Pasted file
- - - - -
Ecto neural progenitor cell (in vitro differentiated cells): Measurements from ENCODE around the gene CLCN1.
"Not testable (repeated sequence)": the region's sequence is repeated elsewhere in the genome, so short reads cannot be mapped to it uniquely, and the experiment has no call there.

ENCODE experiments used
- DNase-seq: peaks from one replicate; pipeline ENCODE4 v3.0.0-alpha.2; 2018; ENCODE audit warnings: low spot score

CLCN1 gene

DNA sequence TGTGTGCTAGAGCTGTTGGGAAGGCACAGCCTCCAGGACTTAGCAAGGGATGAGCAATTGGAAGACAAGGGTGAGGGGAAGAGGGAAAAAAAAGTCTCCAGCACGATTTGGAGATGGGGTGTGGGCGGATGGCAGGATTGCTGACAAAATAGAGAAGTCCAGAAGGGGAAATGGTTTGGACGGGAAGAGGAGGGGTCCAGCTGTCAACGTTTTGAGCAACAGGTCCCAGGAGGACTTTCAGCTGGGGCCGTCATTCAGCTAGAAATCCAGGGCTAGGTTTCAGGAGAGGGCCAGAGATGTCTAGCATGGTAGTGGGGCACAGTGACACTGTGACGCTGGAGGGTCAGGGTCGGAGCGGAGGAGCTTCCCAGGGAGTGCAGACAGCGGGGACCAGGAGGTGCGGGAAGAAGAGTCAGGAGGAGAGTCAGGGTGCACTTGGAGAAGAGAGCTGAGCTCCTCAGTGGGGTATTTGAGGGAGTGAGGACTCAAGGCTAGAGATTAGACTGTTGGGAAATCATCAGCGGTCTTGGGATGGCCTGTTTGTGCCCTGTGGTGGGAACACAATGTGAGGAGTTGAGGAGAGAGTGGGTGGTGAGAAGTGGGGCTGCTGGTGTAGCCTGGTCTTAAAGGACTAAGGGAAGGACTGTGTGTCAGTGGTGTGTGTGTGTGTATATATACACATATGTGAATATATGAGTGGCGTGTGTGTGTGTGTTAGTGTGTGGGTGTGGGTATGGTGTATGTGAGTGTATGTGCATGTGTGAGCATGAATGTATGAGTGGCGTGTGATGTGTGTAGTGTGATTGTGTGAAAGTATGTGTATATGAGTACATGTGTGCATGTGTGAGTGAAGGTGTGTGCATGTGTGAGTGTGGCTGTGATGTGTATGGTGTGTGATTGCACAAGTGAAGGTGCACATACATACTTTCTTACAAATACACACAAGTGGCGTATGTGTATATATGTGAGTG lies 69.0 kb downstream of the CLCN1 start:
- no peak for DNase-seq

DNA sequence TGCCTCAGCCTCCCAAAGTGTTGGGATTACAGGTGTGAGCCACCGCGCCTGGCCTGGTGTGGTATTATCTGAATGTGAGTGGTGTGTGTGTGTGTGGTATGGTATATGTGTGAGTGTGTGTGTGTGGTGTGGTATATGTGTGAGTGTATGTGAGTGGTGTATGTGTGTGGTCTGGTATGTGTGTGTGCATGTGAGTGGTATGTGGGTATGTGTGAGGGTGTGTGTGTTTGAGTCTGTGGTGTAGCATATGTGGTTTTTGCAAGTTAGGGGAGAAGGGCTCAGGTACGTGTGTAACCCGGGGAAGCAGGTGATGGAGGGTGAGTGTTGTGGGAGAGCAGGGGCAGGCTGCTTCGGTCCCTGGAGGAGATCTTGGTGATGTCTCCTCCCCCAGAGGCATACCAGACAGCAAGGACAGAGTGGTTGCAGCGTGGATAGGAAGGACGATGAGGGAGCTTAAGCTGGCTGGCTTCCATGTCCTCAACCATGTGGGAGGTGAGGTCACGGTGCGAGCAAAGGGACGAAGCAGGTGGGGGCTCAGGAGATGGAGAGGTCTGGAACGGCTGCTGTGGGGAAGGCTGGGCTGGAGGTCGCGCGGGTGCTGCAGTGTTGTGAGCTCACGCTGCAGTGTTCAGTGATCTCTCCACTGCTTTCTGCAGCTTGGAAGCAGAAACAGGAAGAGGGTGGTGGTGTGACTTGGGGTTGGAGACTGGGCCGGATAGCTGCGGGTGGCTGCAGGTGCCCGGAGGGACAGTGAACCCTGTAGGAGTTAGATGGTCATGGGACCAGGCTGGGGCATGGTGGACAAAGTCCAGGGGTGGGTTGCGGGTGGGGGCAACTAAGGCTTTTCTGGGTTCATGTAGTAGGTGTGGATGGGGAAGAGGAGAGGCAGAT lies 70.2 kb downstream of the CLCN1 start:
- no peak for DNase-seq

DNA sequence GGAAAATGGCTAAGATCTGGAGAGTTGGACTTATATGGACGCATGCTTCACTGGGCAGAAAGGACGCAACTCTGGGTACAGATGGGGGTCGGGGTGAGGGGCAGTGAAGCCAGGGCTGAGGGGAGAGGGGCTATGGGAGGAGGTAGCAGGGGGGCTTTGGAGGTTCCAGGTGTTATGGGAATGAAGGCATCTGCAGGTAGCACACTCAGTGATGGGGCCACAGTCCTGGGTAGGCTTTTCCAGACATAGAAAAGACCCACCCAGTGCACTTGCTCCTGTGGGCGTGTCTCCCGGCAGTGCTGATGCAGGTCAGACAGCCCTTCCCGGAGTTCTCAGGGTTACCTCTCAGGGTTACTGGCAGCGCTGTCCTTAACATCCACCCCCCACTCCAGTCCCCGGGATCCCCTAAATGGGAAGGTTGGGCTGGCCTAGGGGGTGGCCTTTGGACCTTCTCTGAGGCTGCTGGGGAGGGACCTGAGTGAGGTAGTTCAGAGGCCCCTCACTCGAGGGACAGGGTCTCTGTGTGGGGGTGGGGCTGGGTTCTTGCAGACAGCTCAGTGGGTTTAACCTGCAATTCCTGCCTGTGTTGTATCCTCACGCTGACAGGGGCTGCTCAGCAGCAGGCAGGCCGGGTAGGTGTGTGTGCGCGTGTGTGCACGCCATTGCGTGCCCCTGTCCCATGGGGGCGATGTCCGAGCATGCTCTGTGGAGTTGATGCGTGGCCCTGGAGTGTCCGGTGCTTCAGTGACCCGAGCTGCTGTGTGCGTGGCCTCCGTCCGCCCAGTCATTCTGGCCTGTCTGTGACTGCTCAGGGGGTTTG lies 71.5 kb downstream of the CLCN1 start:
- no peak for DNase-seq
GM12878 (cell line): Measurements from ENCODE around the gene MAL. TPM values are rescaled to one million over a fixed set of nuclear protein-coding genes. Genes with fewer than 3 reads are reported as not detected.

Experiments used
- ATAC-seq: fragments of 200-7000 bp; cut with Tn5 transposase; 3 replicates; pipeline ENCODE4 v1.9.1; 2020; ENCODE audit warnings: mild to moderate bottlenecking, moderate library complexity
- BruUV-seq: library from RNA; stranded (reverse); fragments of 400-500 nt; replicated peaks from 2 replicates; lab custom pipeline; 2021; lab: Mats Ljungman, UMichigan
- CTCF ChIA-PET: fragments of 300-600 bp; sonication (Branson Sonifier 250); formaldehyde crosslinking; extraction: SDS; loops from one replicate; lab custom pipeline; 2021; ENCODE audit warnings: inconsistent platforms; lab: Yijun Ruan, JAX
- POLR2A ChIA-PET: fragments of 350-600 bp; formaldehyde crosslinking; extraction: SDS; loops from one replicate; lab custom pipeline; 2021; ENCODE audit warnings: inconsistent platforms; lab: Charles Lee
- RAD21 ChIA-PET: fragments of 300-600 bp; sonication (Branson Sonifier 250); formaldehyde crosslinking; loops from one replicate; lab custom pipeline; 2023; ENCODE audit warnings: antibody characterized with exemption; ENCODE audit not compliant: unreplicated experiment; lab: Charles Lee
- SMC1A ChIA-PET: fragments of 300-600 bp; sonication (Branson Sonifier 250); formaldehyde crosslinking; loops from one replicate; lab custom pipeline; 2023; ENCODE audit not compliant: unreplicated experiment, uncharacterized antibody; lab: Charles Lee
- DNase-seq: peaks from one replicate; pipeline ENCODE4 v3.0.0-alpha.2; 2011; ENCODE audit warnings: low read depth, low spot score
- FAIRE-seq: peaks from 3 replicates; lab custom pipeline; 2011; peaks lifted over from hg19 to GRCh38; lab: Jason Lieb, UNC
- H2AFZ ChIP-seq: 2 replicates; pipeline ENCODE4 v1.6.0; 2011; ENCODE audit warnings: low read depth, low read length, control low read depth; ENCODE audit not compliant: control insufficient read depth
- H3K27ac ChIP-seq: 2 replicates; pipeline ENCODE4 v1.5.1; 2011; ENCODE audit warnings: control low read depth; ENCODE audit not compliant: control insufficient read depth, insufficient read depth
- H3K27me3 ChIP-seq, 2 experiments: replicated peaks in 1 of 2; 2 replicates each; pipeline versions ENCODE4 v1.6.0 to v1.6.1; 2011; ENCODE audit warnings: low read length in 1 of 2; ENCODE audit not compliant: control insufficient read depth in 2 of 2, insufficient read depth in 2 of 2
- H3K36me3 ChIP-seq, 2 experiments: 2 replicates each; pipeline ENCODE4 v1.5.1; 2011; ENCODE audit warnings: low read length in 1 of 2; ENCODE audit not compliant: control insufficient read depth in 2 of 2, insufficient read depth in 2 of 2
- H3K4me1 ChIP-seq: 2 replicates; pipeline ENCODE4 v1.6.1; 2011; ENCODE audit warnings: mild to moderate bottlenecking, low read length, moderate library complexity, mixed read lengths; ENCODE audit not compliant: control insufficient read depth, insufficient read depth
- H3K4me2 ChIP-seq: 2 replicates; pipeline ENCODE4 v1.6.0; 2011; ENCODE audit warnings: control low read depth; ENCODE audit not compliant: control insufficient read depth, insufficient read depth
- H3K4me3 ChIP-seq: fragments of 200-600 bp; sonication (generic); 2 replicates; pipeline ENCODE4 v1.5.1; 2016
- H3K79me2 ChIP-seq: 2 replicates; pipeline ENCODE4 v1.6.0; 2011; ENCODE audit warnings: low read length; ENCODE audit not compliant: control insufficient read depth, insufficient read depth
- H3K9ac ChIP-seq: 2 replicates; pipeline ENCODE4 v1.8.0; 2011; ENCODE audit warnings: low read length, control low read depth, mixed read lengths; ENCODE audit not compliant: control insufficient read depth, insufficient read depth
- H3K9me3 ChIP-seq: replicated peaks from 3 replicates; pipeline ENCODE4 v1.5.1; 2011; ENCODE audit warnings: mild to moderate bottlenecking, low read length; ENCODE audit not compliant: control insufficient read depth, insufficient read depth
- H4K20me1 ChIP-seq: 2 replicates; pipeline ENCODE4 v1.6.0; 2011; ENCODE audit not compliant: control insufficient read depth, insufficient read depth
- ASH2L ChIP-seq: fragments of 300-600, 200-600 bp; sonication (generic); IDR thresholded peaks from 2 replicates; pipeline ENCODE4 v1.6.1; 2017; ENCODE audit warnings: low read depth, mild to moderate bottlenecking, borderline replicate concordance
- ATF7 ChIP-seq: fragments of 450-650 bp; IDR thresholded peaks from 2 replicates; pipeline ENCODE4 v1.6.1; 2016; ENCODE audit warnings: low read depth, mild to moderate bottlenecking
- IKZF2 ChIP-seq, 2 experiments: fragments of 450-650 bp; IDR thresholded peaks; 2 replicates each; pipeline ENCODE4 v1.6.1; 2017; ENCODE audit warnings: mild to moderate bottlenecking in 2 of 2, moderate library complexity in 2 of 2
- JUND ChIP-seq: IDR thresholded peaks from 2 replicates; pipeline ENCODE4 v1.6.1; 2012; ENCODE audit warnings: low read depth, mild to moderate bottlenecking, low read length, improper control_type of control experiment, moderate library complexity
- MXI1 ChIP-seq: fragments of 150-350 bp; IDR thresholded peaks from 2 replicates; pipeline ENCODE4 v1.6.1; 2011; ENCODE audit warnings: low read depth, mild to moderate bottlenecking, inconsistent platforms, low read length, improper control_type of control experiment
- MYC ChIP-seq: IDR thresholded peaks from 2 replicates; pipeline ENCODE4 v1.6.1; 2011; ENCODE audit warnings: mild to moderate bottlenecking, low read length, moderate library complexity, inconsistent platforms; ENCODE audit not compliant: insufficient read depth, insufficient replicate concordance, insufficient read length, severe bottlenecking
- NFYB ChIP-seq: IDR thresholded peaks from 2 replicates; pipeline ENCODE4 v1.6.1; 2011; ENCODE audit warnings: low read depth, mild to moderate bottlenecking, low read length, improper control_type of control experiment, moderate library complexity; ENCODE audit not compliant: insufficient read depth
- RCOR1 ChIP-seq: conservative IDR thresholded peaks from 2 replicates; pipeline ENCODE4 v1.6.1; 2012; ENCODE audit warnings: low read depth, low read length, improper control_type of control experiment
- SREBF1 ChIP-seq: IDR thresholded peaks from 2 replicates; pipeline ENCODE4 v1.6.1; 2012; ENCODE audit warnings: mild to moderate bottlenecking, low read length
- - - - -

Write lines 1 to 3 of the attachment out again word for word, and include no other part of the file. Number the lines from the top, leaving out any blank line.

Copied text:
Ecto neural progenitor cell (in vitro differentiated cells): Measurements from ENCODE around the gene CLCN1.
"Not testable (repeated sequence)": the region's sequence is repeated elsewhere in the genome, so short reads cannot be mapped to it uniquely, and the experiment has no call there.

ENCODE experiments used